By Dan Bewley, The News On 6
TULSA, OK -- A woman is in critical condition and several apartments are destroyed after a late morning fire at an apartment complex.
Firefighters responded to the fire at the Mansion House, 1635 S. Carson Ave., about 10 a.m. It took them 20 minutes to get the fire under control.
Thick black smoke billowed out of the 11-story building as the flames tore through the ground floor. Five apartments received smoke and fire damage.
Those who live here say it's amazing there were so few serious injuries.
"It was just a peaceful day, a peaceful night, and then all of the sudden this happens," said resident Sam Gugliotta, who lives across the hall from where the fire started. He says he smelled smoke then went to check on his neighbor.
"The smoke got really worse, almost instantaneously," he said. "It seemed so quick, and the flames started shooting out.
"I ran to the front and said, 'There's smoke, there's smoke.' Then all of the sudden it got really bad, really quick."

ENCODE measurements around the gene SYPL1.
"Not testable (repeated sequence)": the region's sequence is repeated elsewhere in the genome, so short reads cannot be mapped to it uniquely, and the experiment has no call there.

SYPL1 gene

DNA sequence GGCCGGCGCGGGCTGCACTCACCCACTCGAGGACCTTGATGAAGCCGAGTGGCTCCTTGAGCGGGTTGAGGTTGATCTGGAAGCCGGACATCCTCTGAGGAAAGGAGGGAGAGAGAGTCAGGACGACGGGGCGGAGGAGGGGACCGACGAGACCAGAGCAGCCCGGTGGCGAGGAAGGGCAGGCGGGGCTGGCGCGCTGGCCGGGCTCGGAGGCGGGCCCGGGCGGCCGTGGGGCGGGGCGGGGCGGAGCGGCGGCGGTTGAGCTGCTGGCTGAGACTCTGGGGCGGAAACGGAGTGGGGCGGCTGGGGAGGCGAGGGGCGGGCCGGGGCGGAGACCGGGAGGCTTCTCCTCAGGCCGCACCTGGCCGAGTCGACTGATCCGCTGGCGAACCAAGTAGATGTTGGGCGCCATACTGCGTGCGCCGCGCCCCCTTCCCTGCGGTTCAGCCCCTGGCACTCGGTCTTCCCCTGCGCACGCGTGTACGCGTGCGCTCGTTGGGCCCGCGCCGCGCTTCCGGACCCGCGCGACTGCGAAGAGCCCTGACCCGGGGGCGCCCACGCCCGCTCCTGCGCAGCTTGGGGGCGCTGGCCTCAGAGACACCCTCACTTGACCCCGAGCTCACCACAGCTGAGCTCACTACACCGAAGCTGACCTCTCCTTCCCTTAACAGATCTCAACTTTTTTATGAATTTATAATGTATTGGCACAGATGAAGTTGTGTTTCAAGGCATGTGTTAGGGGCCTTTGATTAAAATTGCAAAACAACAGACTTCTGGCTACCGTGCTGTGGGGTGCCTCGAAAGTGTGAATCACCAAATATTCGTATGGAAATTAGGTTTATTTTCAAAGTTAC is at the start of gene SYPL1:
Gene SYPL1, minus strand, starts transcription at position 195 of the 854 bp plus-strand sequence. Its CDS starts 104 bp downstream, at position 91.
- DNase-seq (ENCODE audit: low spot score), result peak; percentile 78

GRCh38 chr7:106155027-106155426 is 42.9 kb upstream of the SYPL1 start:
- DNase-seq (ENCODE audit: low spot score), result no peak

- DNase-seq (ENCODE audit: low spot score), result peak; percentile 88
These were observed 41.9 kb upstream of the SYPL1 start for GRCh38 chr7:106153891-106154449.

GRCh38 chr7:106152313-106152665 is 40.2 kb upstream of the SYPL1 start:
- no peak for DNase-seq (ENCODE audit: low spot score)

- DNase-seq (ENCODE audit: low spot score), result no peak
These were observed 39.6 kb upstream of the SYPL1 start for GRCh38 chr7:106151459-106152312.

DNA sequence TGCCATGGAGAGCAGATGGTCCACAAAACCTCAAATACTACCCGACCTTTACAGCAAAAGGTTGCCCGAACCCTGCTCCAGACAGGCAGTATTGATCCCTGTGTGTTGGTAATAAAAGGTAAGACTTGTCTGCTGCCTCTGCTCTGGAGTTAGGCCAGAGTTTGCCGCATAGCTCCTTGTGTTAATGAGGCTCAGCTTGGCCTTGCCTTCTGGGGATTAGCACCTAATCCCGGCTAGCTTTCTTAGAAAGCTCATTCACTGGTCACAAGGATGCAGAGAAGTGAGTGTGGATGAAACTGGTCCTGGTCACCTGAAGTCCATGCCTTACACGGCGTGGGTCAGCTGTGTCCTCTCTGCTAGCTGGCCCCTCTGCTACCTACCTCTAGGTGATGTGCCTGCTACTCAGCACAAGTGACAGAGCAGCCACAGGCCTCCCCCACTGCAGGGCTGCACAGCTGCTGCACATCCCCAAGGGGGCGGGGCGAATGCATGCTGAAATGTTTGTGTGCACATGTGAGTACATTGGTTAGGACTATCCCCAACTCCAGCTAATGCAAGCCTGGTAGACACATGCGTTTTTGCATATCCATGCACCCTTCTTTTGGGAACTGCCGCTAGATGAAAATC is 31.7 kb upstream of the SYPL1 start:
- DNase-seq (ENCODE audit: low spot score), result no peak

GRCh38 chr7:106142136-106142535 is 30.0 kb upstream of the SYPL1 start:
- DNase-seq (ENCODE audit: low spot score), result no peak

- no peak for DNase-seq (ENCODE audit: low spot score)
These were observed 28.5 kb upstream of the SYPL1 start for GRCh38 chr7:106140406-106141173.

Firefighters say the flames snaked through cracks in the building, some even leaping outside to reach the floors above.
"It generally requires five to six times our normal amount of firefighting personnel for a high rise building like this," Tulsa Fire Capt. Michael Baker said.
Firefighters say one of their first priorities was to get residents out of the building.
"(We) knocked on every door, checked with every resident," Baker said.
Most of the building was evacuated. Only those in the opposite side of the fire who were unable to move were allowed to stay.
Baker says most of the residents are elderly or have a difficult time moving around. Some could be seen on their balconies, sheltering themselves from the smoke.
EMSA says it evaluated close to two dozen people, but only one resident was taken to the hospital. She was in critical condition because of smoke inhalation.
The building's management says they're thankful the situation was under control so quickly.
One of the more popular residents is former state senator Bob Shatwell, who was not home at the time of the fire.
Investigators are still trying to determine a cause. Damage estimates are unknown.
The building, which contains 208 units and was built in the 1960s, does not have a fire sprinkler system.